(Just brainstorming here) Let's say you'd liked to do a banning, you'd might want to pick harsh things. A piece of bramble, a sharp smell.
If you'd go for something like a healing spell, you'd use soft and soothing scents like lavender. For love silk and a rose scent and so on.
« Last Edit: September 08, 2012, 07:00:37 am by Tana »
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Re: How do you do visualisation if you're blind?
« Reply #6 on: September 08, 2012, 08:35:33 am »
Quote from: Maia;72947
Almost everything I've read on the subject of magic says that visualisation is essential.

Most books stress "sight" visualization because sight is usually the stronger human sense. However, there are a lot of people (even among the sighted) who do not think in pictures and so can't really  visualize the way these books suggest. Other senses would just as well, however, just use your strongest sense.  This article on our web site might help: Visualizing by Ear.
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Re: How do you do visualisation if you're blind?
« Reply #7 on: September 08, 2012, 09:21:00 am »
Quote from: RandallS;72960
Most books stress "sight" visualization because sight is usually the stronger human sense. However, there are a lot of people (even among the sighted) who do not think in pictures and so can't really  visualize the way these books suggest. Other senses would just as well, however, just use your strongest sense.  This article on our web site might help: Visualizing by Ear.

 
This is something I struggled with for a long time, even though I am not blind.  Sight is not what I would consider my dominant sense, and so for some things visual based meditations/visualizations are much harder for me than working with touch or smell.

It can be hard, especially when starting out or working with a new practice, but what I have found works is to sit down and figure out what the different parts of a spell or practice are meant to do.  Then if one of those things (like a color used) doesn't work for you, find something else that does work that represents the same thing.  Normally, this ends up working better for me than trying to force myself to work with techniques that don't really mesh well with me.
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Re: How do you do visualisation if you're blind?
« Reply #8 on: September 08, 2012, 10:23:27 am »
Quote from: RandallS;72960
However, there are a lot of people (even among the sighted) who do not think in pictures and so can't really  visualize the way these books suggest.

 
Yep, I'm one of them.  I don't think in pictures at all.  I've found that you can get results equally effectively by working entirely in words.  With anything like this, my advice would be to take what you find useful in the books you're reading, but modify it so it fits your own way of working.  I actually think doing so generally works better than trying to use someone else's spells as written.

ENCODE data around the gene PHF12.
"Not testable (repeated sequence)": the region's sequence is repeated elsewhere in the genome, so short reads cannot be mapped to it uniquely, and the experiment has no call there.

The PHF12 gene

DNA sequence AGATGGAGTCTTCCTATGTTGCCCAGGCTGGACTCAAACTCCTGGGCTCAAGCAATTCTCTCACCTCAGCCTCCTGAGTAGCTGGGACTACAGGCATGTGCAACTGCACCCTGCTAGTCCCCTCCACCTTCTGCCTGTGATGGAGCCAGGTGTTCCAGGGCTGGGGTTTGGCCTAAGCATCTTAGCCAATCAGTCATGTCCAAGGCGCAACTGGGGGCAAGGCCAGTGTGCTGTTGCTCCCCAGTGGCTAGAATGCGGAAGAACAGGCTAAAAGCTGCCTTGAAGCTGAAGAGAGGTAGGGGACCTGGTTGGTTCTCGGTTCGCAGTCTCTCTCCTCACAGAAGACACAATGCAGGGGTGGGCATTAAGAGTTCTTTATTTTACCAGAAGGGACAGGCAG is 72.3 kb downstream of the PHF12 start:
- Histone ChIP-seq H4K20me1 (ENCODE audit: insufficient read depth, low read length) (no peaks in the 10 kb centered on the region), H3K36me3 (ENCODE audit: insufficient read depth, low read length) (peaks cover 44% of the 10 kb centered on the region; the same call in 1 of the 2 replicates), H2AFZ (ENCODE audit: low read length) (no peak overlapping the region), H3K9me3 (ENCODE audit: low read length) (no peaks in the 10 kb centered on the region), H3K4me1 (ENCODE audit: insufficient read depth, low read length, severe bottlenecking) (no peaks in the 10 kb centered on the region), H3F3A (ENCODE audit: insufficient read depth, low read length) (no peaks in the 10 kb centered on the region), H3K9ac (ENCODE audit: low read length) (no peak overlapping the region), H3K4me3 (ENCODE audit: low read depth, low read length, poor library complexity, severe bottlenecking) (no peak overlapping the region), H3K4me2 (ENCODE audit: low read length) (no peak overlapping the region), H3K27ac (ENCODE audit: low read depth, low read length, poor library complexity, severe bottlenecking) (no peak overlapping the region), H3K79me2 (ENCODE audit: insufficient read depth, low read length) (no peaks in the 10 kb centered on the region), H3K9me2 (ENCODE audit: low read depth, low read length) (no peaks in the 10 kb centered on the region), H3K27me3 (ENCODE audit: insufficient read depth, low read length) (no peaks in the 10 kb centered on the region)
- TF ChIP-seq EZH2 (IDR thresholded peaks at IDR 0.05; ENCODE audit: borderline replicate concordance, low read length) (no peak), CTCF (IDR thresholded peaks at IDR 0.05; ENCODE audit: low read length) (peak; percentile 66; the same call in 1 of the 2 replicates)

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Katefox

Re: How do you do visualisation if you're blind?
« Reply #9 on: September 08, 2012, 10:36:04 am »
Quote from: Maia;72947
Almost everything I've read on the subject of magic says that visualisation is essential.

 
The first question I have is, how blind?  Most people who are blind, unless they physically have no eyes, have a tiny bit of sight, though it may only be enough to tell light from dark, and not really useful.  I, on the other hand, have quite alot of sight for a blind person (though not nearly as much as most people, obviously), so I do use sight when I visualise stuff (along with feeling, as it happens).  Just wanted to point out that being blind doesn't automatically preclude someone from using sight visualisation, if that's what works for them.

And it seems like, while most people seem to focus on sight visualisation (probably because it's easy; most everyone can see), I've also seen other sources encourage one to engage all the senses for a fuller experience, which always struck me as making alot more sense (like how a story can be more immersive if the author tells you what the character hears, feels, &c, as well as what they see).  Someone who isn't much of a visual person (whether or not they are blind) can compensate through using the other senses, and using more than one sense will result in a strong visualisation, anyway.  (It's probably unfortunate that the word we use has 'visual' right in it, when it doesn't have to be visual at all.)

Also, as someone who is colourblind, I tend to assume colour correspondences aren't super essential, even if they might be nice, because I like to think I haven't totally screwed things up if I've accidentally picked something brown which I thought was red, or something blue which I thought was green.

Maia

Re: How do you do visualisation if you're blind?
« Reply #10 on: September 08, 2012, 11:17:48 am »
Quote from: RandallS;72960
Most books stress "sight" visualization because sight is usually the stronger human sense. However, there are a lot of people (even among the sighted) who do not think in pictures and so can't really  visualize the way these books suggest. Other senses would just as well, however, just use your strongest sense.  This article on our web site might help: Visualizing by Ear.

 
Thanks for the link I'll have a read of that.

Maia

Re: How do you do visualisation if you're blind?
« Reply #11 on: September 08, 2012, 11:23:56 am »
Quote from: Katefox;72976
The first question I have is, how blind?  Most people who are blind, unless they physically have no eyes, have a tiny bit of sight, though it may only be enough to tell light from dark, and not really useful.  I, on the other hand, have quite alot of sight for a blind person (though not nearly as much as most people, obviously), so I do use sight when I visualise stuff (along with feeling, as it happens).  Just wanted to point out that being blind doesn't automatically preclude someone from using sight visualisation, if that's what works for them.